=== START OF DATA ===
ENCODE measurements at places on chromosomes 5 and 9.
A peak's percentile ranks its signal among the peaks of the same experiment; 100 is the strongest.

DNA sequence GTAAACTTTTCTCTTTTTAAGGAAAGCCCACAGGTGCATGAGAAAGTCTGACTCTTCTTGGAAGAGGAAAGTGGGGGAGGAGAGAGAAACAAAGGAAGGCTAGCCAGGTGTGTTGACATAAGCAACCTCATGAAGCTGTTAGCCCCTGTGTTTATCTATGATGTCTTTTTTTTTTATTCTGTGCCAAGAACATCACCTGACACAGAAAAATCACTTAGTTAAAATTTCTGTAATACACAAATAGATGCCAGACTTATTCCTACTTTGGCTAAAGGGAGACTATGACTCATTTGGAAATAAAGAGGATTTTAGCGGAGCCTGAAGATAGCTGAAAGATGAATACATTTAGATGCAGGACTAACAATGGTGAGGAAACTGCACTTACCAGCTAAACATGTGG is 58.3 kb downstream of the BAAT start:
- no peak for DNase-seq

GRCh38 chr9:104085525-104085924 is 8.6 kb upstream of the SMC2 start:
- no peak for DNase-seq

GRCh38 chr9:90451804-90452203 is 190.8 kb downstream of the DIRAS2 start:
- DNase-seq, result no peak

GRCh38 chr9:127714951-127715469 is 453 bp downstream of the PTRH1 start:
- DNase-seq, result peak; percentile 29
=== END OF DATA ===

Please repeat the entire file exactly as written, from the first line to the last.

ENCODE measurements at places on chromosomes 5 and 9.
A peak's percentile ranks its signal among the peaks of the same experiment; 100 is the strongest.

DNA sequence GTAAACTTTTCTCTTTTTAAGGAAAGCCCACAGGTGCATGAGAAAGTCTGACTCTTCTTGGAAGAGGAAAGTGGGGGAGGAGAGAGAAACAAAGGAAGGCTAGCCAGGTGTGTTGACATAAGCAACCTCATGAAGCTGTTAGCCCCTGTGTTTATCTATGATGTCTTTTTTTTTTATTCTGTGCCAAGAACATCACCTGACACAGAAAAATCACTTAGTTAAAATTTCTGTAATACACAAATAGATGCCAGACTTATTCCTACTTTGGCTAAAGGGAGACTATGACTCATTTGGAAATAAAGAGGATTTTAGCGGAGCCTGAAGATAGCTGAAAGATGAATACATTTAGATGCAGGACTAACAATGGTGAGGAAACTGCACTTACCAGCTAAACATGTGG is 58.3 kb downstream of the BAAT start:
- no peak for DNase-seq

GRCh38 chr9:104085525-104085924 is 8.6 kb upstream of the SMC2 start:
- no peak for DNase-seq

GRCh38 chr9:90451804-90452203 is 190.8 kb downstream of the DIRAS2 start:
- DNase-seq, result no peak

GRCh38 chr9:127714951-127715469 is 453 bp downstream of the PTRH1 start:
- DNase-seq, result peak; percentile 29